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COVID-19 Vaccine information

COVID-19 vaccines are safe, effective, free, and widely available. Everyone 5 and older should receive a COVID-19 vaccine. You do not need an ID or insurance to get a vaccine. There are currently three COVID-19 vaccines available in the United States: Pfizer, Moderna, and Johnson & Johnson (Janssen). Pfizer vaccine should be given to individuals 5 years of age and older. Moderna and Johnson & Johnson vaccines should be given to individuals 18 years and older.

COVID-19 vaccines teach our immune systems how to recognize and fight the virus that causes COVID-19. Sometimes this process can cause side effects, such as fever, tiredness, headache, muscle pain or redness or pain on the arm you received the shot. These symptoms are normal and are signs that the body is building protection against the virus that causes COVID-19.

COVID-19 vaccines protect people from getting infected and severely ill, and significantly reduce the likelihood for hospitalization and death. Some people who are fully vaccinated against COVID-19 will still get sick because no vaccine is 100% effective; these are called breakthrough cases.

Vaccinating children will help protect them from getting COVID-19, therefore reducing their risk of severe disease, hospitalization and long-term COVID-19 complications. Getting your children vaccinated can also reduce disruptions to in-person learning and activities by helping curb community transmission.

COVID-19 Vaccines – Primary Series and Booster dose

COVID-19 Vaccine Booster Doses

A “booster dose” should be given to everyone 12 years and older when the immune response to a primary vaccine series is likely to have decreased over time. The primary COVID-19 vaccination series continues to be highly effective at reducing severe disease, hospitalization, and death caused by COVID-19. The booster dose is intended to boost the immune system for better, long lasting protection.

COVID-19 Vaccine Additional Doses

An “additional dose” is recommended for people who may not have received adequate protection from their initial vaccine series. Individuals 5 years and older that are moderately to severely immunocompromised should receive an additional dose, as long as at least 28 days have passed since completing the initial two-dose vaccine series of Pfizer or Moderna.

Immunocompromised people have a reduced ability to fight disease, a lower immune response to the original vaccine series compared to other fully vaccinated people, and are especially vulnerable to COVID-19 infection.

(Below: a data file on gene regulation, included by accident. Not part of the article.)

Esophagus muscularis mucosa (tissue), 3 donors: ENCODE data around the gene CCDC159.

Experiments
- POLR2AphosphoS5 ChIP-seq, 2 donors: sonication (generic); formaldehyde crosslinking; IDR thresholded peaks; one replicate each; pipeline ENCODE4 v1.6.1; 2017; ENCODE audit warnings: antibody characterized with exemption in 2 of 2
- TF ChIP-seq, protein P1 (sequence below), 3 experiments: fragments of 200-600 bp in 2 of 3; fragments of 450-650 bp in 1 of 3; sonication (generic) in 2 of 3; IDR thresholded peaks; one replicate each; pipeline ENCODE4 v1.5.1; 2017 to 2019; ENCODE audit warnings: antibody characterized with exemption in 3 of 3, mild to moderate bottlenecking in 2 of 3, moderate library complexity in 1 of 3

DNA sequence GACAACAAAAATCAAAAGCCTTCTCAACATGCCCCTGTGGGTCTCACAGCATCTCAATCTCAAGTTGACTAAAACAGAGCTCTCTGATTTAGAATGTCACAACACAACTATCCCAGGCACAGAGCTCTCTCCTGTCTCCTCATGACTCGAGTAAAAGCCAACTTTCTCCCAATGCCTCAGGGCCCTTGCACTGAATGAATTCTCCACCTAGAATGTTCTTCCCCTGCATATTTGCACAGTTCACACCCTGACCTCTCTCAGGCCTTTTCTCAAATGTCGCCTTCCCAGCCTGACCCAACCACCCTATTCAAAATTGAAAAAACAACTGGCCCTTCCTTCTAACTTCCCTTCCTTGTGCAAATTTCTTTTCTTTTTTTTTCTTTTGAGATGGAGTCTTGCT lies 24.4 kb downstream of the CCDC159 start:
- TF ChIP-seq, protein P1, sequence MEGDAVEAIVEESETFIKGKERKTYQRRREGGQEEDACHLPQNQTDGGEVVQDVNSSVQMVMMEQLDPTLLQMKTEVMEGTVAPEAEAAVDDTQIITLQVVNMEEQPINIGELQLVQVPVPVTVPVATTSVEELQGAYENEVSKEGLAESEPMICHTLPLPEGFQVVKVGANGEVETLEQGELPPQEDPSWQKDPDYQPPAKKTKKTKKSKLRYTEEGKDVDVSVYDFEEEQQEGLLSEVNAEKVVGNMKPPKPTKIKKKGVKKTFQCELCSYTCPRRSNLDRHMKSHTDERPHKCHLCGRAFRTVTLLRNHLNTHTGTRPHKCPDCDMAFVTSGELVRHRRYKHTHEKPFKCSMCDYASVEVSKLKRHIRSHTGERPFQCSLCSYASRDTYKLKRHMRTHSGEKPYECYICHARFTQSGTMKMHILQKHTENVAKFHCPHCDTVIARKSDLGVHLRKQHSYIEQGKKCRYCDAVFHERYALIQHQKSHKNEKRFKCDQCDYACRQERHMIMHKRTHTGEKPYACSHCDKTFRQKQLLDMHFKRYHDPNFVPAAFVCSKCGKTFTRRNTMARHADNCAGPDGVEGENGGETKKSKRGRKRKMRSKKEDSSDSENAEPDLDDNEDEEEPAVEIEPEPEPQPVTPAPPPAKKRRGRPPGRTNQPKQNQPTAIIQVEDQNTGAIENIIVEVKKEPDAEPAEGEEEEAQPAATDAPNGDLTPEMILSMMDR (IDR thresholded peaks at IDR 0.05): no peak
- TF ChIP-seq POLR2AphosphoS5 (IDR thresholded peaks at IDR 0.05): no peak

Children Ages 5-11 Years who are Moderately or Severely Immunocompromised
Children ages 5 through 11 years who are moderately or severely immunocompromised should receive a primary series of 3 doses of Pfizer-BioNTech COVID-19 vaccine. A booster is not recommended for this age group at this time.


Individuals 12 Years and Older who are Moderately or Severely Immunocompromised
People ages 12 years and older who are moderately or severely immunocompromised should receive a total of 4 doses of COVID-19 vaccine. The 4 doses are made up of a primary series of 3 doses of an mRNA COVID-19 vaccine, plus 1 booster of an mRNA COVID-19 vaccine (4th dose).

*Although mRNA vaccines are preferred for people 18 years and older, J&J/Janssen COVID-19 vaccine may be considered in some situations.

People Who are Moderately or Severely Immunocompromised and Have Received a Johnson & Johnson/Janssen Vaccine

People ages 18 years and older who are moderately or severely immunocompromised and received the 1 dose Johnson & Johnson’s Janssen COVID-19 vaccine should get a second dose of either Pfizer-BioNTech or Moderna COVID-19 vaccine (mRNA COVID-19 vaccines). They should also receive a booster—for a total of 3 doses.

*Although mRNA vaccines are preferred for people 18 years and older, J&J/Janssen COVID-19 vaccine may be considered in some situations.

Get Vaccinated and Stay Up to Date

Up to date means a person has received all recommended COVID-19 vaccines, including any booster dose(s) when eligible.

Fully vaccinated means a person has received their primary series of COVID-19 vaccines.

Key Things to Know about COVID-19 Vaccines

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Types of Vaccine Available

Moderna COVID-19 Vaccine
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Johnson & Johnson’s Janssen COVID-19 Vaccine
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Pfizer COVID-19 Vaccine
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CDC: Benefits of getting vaccinated

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Getting Your COVID-19 VACCINE

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COVID-19 Vaccines for Children and Teens

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Before, During and After Shots

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COVID-19 Vaccines While Pregnant or Breastfeeding

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Pregnant and Recently Pregnant People - At Increased Risk for Severe Illness from COVID-19

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Get Vaccinated Even if you Have Had COVID-19

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CDC: Recommendations for Fully Vaccinated People

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WI DHS: State Vaccination Page

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Vaccine Data for Wisconsin Residents

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Finding a COVID-19 Vaccination Location

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